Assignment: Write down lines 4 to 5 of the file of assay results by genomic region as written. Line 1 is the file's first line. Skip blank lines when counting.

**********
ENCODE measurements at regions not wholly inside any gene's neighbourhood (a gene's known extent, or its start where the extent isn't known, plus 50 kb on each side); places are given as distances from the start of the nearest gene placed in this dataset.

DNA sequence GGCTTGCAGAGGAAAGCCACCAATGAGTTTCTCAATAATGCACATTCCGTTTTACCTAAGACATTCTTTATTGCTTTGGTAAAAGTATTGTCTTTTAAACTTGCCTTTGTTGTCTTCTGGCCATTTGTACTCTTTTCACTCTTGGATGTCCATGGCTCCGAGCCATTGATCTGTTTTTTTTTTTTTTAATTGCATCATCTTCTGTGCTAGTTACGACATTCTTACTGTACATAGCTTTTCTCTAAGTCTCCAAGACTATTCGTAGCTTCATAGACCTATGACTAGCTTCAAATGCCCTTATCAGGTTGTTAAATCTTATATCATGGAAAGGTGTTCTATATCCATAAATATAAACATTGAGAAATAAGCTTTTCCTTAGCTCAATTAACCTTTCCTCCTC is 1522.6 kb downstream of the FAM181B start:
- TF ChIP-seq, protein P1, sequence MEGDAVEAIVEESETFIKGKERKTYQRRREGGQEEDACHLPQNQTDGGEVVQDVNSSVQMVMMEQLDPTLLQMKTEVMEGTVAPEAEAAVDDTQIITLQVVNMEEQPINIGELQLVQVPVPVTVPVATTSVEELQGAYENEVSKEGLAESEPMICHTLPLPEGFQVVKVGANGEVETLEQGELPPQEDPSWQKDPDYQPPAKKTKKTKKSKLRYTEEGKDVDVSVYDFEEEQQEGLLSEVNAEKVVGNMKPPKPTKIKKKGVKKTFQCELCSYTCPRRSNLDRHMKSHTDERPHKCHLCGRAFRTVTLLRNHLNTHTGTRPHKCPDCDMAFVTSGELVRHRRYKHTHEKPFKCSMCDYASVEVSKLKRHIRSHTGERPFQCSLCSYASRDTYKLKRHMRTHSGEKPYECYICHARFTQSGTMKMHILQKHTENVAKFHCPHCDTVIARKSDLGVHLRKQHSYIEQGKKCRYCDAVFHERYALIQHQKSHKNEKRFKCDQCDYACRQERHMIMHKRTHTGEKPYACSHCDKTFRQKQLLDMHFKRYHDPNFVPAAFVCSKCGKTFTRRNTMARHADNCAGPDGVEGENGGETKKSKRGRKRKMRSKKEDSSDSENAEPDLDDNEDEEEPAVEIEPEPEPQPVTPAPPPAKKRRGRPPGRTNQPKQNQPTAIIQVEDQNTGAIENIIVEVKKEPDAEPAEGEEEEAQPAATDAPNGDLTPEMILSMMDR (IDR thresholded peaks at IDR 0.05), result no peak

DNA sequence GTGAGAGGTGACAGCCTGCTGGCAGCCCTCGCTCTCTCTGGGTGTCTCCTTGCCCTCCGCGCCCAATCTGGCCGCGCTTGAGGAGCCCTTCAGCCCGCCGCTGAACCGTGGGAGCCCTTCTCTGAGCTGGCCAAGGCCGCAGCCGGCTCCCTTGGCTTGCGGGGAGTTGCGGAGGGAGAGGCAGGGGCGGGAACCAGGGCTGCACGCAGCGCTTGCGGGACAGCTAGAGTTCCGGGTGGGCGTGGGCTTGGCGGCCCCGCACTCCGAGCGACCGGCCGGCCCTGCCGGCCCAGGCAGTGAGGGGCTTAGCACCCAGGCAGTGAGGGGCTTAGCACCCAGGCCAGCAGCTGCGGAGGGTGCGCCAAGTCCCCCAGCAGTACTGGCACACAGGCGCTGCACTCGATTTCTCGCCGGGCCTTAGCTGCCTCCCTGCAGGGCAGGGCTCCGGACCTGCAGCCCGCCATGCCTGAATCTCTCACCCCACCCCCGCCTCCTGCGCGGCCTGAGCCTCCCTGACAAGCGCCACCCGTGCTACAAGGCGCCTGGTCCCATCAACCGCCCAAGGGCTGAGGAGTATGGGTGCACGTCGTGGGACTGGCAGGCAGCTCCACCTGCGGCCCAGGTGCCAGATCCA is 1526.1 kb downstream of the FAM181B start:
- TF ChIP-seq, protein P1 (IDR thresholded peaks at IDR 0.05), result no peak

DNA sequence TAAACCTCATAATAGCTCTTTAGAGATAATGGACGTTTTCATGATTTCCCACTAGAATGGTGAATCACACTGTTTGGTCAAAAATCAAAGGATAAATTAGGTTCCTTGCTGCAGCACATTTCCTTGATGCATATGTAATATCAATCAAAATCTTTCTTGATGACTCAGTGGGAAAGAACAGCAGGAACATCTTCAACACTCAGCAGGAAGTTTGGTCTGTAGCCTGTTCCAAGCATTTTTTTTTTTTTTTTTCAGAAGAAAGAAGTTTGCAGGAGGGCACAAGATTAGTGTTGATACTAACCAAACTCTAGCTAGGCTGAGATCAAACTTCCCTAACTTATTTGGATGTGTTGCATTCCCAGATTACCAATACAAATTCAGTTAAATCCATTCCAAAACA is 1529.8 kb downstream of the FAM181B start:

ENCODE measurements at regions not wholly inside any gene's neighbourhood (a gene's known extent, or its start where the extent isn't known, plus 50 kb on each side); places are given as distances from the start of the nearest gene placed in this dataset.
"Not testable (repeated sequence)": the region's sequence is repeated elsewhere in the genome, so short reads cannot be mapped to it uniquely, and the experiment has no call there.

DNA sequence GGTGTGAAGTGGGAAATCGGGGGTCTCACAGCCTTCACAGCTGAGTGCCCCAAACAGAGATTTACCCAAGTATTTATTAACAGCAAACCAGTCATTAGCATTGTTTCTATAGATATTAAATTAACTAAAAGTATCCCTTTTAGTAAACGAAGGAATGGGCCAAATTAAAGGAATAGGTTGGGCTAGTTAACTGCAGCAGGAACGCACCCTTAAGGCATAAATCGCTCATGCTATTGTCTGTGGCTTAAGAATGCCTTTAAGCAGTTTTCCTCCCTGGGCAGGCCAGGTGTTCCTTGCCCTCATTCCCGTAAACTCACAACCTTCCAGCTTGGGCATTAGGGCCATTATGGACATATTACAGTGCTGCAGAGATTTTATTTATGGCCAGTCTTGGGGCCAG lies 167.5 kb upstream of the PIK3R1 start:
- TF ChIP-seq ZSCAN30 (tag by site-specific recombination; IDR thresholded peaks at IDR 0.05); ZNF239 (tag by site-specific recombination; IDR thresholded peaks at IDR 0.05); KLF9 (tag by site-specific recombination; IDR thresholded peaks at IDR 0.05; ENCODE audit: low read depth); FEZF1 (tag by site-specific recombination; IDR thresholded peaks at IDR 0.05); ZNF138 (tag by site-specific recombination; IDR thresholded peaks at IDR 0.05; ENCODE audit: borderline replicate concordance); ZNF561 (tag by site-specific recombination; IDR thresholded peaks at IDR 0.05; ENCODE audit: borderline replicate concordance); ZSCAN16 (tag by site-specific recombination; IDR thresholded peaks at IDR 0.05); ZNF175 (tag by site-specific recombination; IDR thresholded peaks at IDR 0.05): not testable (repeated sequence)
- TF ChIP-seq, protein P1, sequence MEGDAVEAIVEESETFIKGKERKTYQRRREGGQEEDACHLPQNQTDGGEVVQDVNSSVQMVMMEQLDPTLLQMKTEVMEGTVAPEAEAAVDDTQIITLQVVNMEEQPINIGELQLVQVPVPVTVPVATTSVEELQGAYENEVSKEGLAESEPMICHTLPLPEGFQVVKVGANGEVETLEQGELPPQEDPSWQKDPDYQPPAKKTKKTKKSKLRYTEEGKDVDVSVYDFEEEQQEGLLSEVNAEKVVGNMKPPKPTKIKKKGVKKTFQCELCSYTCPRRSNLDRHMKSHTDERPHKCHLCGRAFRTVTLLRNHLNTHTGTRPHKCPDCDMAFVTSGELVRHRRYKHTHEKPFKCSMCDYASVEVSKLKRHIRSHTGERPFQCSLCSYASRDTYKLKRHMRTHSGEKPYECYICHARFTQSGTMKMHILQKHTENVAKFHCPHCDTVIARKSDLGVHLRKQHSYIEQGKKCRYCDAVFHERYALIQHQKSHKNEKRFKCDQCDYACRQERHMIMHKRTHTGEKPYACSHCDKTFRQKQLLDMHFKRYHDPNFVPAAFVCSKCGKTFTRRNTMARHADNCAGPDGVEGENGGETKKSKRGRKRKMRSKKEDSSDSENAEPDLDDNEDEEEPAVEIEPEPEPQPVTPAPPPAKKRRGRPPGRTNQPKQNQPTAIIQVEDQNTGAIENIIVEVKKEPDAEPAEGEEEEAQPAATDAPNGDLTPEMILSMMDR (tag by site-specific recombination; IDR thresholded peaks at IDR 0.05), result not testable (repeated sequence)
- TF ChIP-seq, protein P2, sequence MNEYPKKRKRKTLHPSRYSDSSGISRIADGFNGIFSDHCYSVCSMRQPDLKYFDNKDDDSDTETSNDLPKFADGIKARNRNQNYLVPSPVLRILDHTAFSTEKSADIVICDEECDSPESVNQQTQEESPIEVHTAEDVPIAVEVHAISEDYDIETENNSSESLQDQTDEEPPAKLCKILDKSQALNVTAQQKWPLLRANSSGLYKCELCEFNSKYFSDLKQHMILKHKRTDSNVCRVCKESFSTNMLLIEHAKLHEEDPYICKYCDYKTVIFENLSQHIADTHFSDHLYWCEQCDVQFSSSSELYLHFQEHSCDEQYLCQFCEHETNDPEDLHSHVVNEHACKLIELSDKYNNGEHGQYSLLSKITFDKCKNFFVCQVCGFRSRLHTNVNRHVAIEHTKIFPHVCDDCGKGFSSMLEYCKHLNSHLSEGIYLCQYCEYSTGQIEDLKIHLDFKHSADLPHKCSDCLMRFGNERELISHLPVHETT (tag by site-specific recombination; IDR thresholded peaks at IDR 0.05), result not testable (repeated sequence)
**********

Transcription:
DNA sequence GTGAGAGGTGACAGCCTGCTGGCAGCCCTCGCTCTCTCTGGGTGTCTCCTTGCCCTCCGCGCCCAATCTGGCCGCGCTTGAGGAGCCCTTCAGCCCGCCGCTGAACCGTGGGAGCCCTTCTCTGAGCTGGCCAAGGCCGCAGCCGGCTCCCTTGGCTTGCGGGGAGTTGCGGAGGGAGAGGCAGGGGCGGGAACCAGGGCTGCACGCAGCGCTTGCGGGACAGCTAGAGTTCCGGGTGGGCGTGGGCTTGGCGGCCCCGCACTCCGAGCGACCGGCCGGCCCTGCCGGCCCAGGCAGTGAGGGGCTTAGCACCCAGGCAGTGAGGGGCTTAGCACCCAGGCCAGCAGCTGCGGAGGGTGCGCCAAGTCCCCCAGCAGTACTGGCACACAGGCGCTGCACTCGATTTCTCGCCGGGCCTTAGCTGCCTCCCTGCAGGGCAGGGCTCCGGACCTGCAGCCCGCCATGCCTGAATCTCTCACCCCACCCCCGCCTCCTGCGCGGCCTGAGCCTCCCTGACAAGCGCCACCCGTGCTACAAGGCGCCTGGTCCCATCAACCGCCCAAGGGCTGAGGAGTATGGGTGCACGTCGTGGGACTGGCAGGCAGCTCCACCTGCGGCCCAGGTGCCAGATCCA is 1526.1 kb downstream of the FAM181B start:
- TF ChIP-seq, protein P1 (IDR thresholded peaks at IDR 0.05), result no peak